October 30th, 2006
|08:09 pm - Mummy Ham|
As is typical for this time of year, there was a show about mummification on the History Channel (Modern Marvels: Mummy Tech). Having nothing worth watching in Tivo, I turned it on as we ate dinner. I'd previously read about an archeologist who worked with some doctors in the mid '90s to replicate mummification on a donated cadaver – they made a mummy with traditional methods and traditional tools.
So, part of the show was about this procedure, and when they got to the bit about salting the body in natron (after the obligatory ickiness of brains and small hooks) Becca mentioned that the process reminded her a great deal of making a salt-cured ham. I was then reminded of a fascinating individual (Jacques) that I knew in LA. He was a massively tattooed Cajun biker who was also a priest of the CES (Church of the Eternal Source), Egyptian reconstructionist pagans, a rather sensible path in a climate like LA's). He was considerably more knowledgeable about ancient Egypt and Egyptian religion than all but one of the many classics and archeology professors I've known and was full of fascinating tidbits of information.
Becca's comment reminded me of when Jacques had gone on a lengthy digression about Egyptian cuisine and how it amazed and dismayed him that they had so much wonderful food and they never invented or made ham. According to all records he'd seen, they did not smoke or salt cure meat. Putting these two statements together, it occurred to me that the reason might well have been that salt-curing meat was far to close to salt (or at least natron) curing a mummy. I must admit, the texture of the recently made mummy certainly looked like a traditionally-made ham in the photos, and I can most definitely see not using techniques designed to make soul and body immortal on one's food. I have no idea if this is true, but it is definitely an amusing and plausible theory.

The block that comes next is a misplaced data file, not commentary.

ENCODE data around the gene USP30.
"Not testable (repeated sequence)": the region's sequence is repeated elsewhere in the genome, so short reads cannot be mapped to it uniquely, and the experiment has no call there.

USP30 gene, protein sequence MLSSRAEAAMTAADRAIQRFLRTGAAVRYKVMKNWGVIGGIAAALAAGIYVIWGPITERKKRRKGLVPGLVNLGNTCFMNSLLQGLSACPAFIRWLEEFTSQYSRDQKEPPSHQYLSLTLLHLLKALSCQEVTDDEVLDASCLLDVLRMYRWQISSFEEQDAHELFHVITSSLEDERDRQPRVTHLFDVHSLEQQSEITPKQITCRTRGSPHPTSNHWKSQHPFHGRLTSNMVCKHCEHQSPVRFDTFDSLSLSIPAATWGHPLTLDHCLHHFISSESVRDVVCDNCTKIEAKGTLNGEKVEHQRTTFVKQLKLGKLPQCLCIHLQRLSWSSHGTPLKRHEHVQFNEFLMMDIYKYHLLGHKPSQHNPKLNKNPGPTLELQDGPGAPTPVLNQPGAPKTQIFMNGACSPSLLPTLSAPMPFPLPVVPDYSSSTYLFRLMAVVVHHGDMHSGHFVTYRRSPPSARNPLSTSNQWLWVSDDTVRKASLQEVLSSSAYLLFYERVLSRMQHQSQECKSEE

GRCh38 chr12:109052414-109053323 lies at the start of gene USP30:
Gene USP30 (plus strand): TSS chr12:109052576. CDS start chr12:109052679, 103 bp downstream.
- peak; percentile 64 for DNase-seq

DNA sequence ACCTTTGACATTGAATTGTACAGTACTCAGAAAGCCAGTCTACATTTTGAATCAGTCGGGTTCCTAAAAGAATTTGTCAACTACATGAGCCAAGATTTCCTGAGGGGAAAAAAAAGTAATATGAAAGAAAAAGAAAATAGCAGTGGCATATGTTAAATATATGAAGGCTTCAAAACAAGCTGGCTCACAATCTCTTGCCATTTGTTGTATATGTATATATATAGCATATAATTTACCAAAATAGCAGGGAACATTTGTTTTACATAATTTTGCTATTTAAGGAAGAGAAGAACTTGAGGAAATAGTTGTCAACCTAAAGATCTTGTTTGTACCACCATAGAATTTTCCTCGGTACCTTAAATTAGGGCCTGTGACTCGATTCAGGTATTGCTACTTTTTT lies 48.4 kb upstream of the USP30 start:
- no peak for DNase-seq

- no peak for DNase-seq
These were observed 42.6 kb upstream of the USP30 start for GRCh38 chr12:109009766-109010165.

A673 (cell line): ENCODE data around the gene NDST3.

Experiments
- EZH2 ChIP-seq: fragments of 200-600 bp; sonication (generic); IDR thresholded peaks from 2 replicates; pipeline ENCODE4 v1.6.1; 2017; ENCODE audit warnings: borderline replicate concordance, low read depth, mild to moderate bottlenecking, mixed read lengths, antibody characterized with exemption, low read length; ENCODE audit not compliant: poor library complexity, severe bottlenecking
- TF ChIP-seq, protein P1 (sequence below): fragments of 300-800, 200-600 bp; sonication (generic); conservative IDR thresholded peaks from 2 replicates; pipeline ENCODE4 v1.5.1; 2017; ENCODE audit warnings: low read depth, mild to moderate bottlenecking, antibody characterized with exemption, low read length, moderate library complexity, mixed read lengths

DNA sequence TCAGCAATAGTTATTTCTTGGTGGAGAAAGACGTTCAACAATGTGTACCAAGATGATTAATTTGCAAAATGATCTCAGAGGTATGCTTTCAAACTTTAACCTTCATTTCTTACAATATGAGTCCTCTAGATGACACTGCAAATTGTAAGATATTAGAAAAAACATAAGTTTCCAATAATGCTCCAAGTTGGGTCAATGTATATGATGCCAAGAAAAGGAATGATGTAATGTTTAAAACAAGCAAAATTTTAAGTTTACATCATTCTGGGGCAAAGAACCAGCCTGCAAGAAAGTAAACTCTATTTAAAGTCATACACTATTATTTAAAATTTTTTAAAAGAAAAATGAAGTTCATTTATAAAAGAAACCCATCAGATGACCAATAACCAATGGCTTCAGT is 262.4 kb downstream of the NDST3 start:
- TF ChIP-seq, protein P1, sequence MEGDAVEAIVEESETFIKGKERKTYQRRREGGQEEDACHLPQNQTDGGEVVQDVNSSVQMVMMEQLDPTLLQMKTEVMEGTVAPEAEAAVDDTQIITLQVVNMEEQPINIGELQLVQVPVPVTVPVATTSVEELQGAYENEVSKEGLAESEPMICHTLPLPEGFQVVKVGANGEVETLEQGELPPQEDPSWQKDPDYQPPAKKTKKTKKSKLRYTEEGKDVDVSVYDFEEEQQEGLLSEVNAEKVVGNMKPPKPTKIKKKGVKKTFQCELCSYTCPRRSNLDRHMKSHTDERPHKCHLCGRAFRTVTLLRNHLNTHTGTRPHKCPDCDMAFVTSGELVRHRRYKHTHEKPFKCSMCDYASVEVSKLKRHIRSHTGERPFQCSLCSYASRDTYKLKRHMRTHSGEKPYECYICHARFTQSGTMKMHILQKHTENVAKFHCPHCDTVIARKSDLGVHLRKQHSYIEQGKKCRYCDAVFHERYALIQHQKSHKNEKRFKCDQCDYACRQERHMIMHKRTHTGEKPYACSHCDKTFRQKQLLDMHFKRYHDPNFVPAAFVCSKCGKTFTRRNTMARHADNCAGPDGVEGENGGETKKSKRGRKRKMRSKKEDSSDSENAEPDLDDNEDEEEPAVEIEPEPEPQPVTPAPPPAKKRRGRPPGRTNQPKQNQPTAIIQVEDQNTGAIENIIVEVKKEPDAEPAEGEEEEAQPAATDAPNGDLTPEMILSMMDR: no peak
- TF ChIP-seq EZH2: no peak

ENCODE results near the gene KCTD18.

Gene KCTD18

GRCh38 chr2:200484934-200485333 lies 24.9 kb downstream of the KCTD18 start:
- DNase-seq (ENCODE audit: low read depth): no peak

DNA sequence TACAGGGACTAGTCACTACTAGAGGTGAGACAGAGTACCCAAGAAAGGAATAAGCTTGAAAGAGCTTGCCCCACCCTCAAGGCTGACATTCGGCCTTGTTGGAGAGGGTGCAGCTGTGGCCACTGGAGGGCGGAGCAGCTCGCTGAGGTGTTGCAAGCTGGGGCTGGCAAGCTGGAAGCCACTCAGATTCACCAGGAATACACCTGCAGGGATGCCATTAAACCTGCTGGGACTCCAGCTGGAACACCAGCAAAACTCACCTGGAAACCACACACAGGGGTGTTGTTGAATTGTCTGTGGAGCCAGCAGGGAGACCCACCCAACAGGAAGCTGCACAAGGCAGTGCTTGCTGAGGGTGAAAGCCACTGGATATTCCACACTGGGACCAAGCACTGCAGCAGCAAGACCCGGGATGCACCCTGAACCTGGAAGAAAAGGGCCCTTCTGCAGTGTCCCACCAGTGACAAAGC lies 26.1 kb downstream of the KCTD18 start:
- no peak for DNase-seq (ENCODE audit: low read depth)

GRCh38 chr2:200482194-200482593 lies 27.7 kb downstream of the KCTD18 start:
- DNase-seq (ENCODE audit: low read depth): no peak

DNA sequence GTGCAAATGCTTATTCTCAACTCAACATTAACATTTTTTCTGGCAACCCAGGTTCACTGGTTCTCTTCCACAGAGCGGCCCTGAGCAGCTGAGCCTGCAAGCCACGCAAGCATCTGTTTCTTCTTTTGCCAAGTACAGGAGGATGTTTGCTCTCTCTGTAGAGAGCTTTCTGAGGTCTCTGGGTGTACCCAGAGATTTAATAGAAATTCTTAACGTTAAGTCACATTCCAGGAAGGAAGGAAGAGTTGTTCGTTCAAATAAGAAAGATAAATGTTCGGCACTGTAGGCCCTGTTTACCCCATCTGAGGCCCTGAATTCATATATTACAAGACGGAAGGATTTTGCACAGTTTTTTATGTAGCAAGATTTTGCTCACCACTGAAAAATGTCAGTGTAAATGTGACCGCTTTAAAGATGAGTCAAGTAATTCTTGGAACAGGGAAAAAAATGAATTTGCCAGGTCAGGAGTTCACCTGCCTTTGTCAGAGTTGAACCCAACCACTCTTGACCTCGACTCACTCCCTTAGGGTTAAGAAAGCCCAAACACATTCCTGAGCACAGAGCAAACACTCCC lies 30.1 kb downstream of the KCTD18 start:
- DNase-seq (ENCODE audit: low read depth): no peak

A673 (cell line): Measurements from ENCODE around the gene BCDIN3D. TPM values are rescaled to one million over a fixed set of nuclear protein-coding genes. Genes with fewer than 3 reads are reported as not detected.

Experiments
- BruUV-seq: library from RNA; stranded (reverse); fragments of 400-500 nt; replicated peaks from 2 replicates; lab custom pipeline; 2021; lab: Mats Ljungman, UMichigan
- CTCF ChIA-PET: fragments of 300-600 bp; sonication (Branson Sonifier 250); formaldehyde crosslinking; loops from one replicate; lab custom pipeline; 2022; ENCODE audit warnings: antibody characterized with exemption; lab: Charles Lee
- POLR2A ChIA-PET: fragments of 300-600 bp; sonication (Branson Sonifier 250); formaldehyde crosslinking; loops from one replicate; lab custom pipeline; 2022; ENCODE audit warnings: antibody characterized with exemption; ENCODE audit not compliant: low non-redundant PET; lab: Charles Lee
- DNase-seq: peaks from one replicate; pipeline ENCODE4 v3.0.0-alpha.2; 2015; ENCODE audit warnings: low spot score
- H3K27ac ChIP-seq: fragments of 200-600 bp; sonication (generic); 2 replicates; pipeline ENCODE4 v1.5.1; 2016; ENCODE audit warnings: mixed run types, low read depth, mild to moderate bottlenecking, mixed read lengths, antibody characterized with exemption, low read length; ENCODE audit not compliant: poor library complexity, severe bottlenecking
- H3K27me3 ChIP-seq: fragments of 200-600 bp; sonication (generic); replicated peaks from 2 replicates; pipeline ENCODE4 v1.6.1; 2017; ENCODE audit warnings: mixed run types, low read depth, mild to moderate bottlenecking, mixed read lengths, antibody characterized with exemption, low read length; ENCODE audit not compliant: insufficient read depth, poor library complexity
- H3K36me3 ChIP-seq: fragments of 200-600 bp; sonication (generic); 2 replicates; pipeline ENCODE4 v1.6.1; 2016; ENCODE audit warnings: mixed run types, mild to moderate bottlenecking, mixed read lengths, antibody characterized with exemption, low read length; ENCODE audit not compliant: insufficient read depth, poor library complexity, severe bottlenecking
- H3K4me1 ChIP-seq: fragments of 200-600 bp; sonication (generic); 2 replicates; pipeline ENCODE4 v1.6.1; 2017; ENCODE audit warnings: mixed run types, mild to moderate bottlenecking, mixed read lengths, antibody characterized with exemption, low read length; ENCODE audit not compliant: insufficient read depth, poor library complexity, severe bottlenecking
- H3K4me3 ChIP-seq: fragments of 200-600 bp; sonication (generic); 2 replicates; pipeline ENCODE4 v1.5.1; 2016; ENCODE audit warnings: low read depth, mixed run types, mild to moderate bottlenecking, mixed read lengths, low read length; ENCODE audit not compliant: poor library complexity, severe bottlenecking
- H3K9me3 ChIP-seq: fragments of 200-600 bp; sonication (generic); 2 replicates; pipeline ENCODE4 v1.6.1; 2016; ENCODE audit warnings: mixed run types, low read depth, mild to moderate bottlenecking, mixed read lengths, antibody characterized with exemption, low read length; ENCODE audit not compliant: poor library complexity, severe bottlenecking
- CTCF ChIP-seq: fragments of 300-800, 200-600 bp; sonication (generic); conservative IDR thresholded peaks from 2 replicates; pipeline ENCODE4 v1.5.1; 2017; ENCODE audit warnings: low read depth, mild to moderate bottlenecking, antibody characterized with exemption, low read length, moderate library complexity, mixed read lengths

Current Mood: amused
|Date:||October 31st, 2006 01:15 pm (UTC)|| |
Then again, the process was used (with less care) on servants, pack animals, and so forth. Rather than religious hesitations, it may have been a matter of the priesthood holding a monopoly on the process.
Also, roasted meats would keep well in a desert clime on their own pretty well.
|Date:||October 31st, 2006 09:36 pm (UTC)|| |
Rather than religious hesitations, it may have been a matter of the priesthood holding a monopoly on the process.
I have difficulty imagining that in a nation with a seacoast and therefore lots of salt, that the preservative powers of salting meat could be secret.
Then again, the process was used (with less care) on servants, pack animals, and so forth.
True, but it was still a funerary practice and in general how people treat food and how people treat the dead are very different indeed.
I like your addition of 2 & 2 here and I cna agree with your observations. IF salt curing something was meant for precious things, one would just not do it to their evening meal...